CHIANG RAI, Thailand – Eight boys and their soccer coach who remain trapped in a flooded cave in northern Thailand waited for a rescue operation to resume on Monday as the first four unidentified boys freed were said to be in good health and recovering in hospital.
The daring and dangerous bid to rescue the boys – aged between 11 and 16 – was suspended by the mission chief late on Sunday to replenish oxygen supplies and make new preparations, which he said would take at least 10 hours.
Authorities have said the mission could take three or four days to complete.
Divers had to hold the first four boys close to their bodies to bring them out and each had to wear an oxygen mask to enable normal breathing, authorities said.
Bursts of heavy rain soaked the Tham Luang Cave area in Thailand’s northern Chiang Rai province overnight, increasing the risks in what has been called a “war with water and time” to save the boys.
Interior Minister Anupong Paochinda told reporters the rescued boys were in good health in hospital but did not give further details.
Authorities have not confirmed the identities of the first four boys freed. Some of the boys’ parents told Reuters they had not been told who had been rescued and that they were not allowed to visit the hospital.
The head of the rescue mission, Narongsak Osottanakorn, said last week they would bring the fittest people in the group out first.
Somboon Sompiangjai, 38, the father of one of the trapped boys, said parents were told by rescuers ahead of Sunday’s operation the “strongest children” would be brought out first.
“We have not been told which child has been brought out … We can’t visit our boys in hospital because they need to be monitored for 48 hours,” Somboon told Reuters.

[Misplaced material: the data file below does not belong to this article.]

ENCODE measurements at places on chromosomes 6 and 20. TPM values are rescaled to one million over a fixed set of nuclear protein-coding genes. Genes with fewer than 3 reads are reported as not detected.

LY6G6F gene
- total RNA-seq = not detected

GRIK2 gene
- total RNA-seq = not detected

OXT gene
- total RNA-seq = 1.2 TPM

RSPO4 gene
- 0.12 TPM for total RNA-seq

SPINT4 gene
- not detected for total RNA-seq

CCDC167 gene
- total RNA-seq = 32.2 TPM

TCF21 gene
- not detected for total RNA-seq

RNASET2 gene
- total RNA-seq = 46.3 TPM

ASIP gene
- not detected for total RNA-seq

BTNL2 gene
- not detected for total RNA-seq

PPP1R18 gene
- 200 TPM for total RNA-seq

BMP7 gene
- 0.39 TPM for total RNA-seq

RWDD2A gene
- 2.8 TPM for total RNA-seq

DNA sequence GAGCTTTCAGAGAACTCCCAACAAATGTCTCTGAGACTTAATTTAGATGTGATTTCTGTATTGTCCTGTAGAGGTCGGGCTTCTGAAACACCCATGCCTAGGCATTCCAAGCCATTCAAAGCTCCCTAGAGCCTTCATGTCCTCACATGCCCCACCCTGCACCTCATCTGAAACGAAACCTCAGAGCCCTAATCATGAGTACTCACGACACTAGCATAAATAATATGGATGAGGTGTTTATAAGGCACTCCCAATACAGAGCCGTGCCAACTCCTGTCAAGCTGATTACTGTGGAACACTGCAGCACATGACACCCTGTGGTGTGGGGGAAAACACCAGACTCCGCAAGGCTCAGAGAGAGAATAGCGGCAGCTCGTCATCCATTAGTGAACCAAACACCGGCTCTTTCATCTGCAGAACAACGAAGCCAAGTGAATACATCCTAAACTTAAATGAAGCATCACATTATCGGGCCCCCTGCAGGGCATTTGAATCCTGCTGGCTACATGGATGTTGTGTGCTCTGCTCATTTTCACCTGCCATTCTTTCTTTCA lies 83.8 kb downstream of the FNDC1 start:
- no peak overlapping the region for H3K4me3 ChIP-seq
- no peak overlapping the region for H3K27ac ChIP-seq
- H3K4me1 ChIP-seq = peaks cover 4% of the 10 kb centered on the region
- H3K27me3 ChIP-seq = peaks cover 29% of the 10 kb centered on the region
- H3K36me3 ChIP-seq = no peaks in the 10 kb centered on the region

“I’m hoping for good news today,” he said.
At least nine ambulances loaded with stretchers and blue oxygen tanks waited in the cave area on Monday. The mood was fairly relaxed among the soldiers, medics, engineers and volunteers in yellow shirts that milled around.
“I feel very happy, everybody is happy,” said Hnin Jaiwong, the mother of one of the trapped boys, 13-year-old Sompong Jaiwong.
“I don’t know if he is out, they didn’t tell us,” she said as she rested in a hut close to the mouth of the cave.
A source inside the Chiang Rai Prachanukroh hospital where the first four boys are being kept said their condition was “not bad” but doctors were watching for signs of emerging conditions such as hypothermia.
The boys set out to explore the vast Tham Luang cave, which is known in the area as off-limits, after soccer practice on June 23. They were discovered huddled on a muddy bank by British divers a week ago.
Relatives say the boys had been inside the cave during the dry season, when the labyrinthine complex is easier to navigate.
The story of the “Wild Boars” soccer team has gripped Thai and international media.
“Football’s Coming Home. First Wild Boars Out,” a headline on one online Thai paper said on Monday, referring to a song chanted by English soccer fans at the World Cup currently underway in Russia.
The president of soccer’s governing body, FIFA, has invited the boys to the World Cup Final in Moscow on Sunday if they make it out in time.
‘Night and day’
Thirteen foreign divers and five members of Thailand’s elite navy SEAL unit are the main team guiding the boys to safety through narrow, submerged passageways that claimed the life of a former Thai navy diver on Friday.
Some of the boys are not strong swimmers and none has diving experience.
Prime Minister Prayuth Chan-ocha, leader of the Thai military junta that seized power in 2014, planned to visit the cave site on Monday.
He addressed the rescue mission on Monday at the unveiling of a new project in Bangkok, where reporters asked him how many days it would take to get the boys out.
“Nobody can answer this,” he said. “I am following this story 24 hours a day, night and day.”
A short official video released by the rescue operation late on Sunday showed four ambulances with their lights flashing driving up the muddy dirt track that leads to the cave complex.
It also showed about six soldiers carrying a stretcher towards a waiting ambulance. The stretcher was loaded into the back of the ambulance as medics rushed in the side door.
Narongsak was then seen shaking hands with a senior army figure and watching intently at the entrance of a long green medical field tent beside around 15 soldiers.